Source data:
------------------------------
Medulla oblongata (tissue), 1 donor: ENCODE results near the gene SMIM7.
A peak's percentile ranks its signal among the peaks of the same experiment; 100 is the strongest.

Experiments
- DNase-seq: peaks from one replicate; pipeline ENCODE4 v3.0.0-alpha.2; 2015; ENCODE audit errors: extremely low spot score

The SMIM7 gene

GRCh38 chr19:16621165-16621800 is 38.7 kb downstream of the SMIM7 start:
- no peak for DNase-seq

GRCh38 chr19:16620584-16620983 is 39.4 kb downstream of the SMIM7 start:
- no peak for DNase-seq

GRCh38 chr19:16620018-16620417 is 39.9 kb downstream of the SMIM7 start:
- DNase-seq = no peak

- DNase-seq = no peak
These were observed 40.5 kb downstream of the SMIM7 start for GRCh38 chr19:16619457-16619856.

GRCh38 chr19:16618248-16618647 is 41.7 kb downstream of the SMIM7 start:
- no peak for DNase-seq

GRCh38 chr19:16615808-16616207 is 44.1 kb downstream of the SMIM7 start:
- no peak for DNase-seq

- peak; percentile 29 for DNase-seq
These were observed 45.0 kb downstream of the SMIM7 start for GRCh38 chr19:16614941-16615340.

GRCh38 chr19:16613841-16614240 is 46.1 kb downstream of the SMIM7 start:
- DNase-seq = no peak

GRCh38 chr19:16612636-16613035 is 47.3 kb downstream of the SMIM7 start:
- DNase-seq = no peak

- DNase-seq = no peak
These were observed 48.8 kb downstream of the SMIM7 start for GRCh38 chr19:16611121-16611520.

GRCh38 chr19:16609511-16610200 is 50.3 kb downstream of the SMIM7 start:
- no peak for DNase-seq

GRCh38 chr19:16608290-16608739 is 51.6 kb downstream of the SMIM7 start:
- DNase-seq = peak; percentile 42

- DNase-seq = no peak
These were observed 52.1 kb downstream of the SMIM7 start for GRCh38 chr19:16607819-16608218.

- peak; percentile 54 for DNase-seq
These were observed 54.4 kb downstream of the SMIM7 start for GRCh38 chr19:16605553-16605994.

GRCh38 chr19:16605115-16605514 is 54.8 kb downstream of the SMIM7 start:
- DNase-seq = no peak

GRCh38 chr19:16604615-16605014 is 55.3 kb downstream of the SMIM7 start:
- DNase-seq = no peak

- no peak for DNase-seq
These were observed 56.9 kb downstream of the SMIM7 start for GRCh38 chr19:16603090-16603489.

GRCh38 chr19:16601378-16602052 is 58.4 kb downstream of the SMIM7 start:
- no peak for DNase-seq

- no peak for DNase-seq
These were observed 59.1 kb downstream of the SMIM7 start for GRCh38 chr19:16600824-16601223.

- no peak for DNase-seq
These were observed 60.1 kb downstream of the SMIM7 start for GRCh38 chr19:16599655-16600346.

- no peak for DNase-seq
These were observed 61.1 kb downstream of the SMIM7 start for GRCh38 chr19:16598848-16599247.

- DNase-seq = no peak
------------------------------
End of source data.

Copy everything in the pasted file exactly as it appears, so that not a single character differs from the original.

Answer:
Medulla oblongata (tissue), 1 donor: ENCODE results near the gene SMIM7.
A peak's percentile ranks its signal among the peaks of the same experiment; 100 is the strongest.

Experiments
- DNase-seq: peaks from one replicate; pipeline ENCODE4 v3.0.0-alpha.2; 2015; ENCODE audit errors: extremely low spot score

The SMIM7 gene

GRCh38 chr19:16621165-16621800 is 38.7 kb downstream of the SMIM7 start:
- no peak for DNase-seq

GRCh38 chr19:16620584-16620983 is 39.4 kb downstream of the SMIM7 start:
- no peak for DNase-seq

GRCh38 chr19:16620018-16620417 is 39.9 kb downstream of the SMIM7 start:
- DNase-seq = no peak

- DNase-seq = no peak
These were observed 40.5 kb downstream of the SMIM7 start for GRCh38 chr19:16619457-16619856.

GRCh38 chr19:16618248-16618647 is 41.7 kb downstream of the SMIM7 start:
- no peak for DNase-seq

GRCh38 chr19:16615808-16616207 is 44.1 kb downstream of the SMIM7 start:
- no peak for DNase-seq

- peak; percentile 29 for DNase-seq
These were observed 45.0 kb downstream of the SMIM7 start for GRCh38 chr19:16614941-16615340.

GRCh38 chr19:16613841-16614240 is 46.1 kb downstream of the SMIM7 start:
- DNase-seq = no peak

GRCh38 chr19:16612636-16613035 is 47.3 kb downstream of the SMIM7 start:
- DNase-seq = no peak

- DNase-seq = no peak
These were observed 48.8 kb downstream of the SMIM7 start for GRCh38 chr19:16611121-16611520.

GRCh38 chr19:16609511-16610200 is 50.3 kb downstream of the SMIM7 start:
- no peak for DNase-seq

GRCh38 chr19:16608290-16608739 is 51.6 kb downstream of the SMIM7 start:
- DNase-seq = peak; percentile 42

- DNase-seq = no peak
These were observed 52.1 kb downstream of the SMIM7 start for GRCh38 chr19:16607819-16608218.

- peak; percentile 54 for DNase-seq
These were observed 54.4 kb downstream of the SMIM7 start for GRCh38 chr19:16605553-16605994.

GRCh38 chr19:16605115-16605514 is 54.8 kb downstream of the SMIM7 start:
- DNase-seq = no peak

GRCh38 chr19:16604615-16605014 is 55.3 kb downstream of the SMIM7 start:
- DNase-seq = no peak

- no peak for DNase-seq
These were observed 56.9 kb downstream of the SMIM7 start for GRCh38 chr19:16603090-16603489.

GRCh38 chr19:16601378-16602052 is 58.4 kb downstream of the SMIM7 start:
- no peak for DNase-seq

- no peak for DNase-seq
These were observed 59.1 kb downstream of the SMIM7 start for GRCh38 chr19:16600824-16601223.

- no peak for DNase-seq
These were observed 60.1 kb downstream of the SMIM7 start for GRCh38 chr19:16599655-16600346.

- no peak for DNase-seq
These were observed 61.1 kb downstream of the SMIM7 start for GRCh38 chr19:16598848-16599247.

- DNase-seq = no peak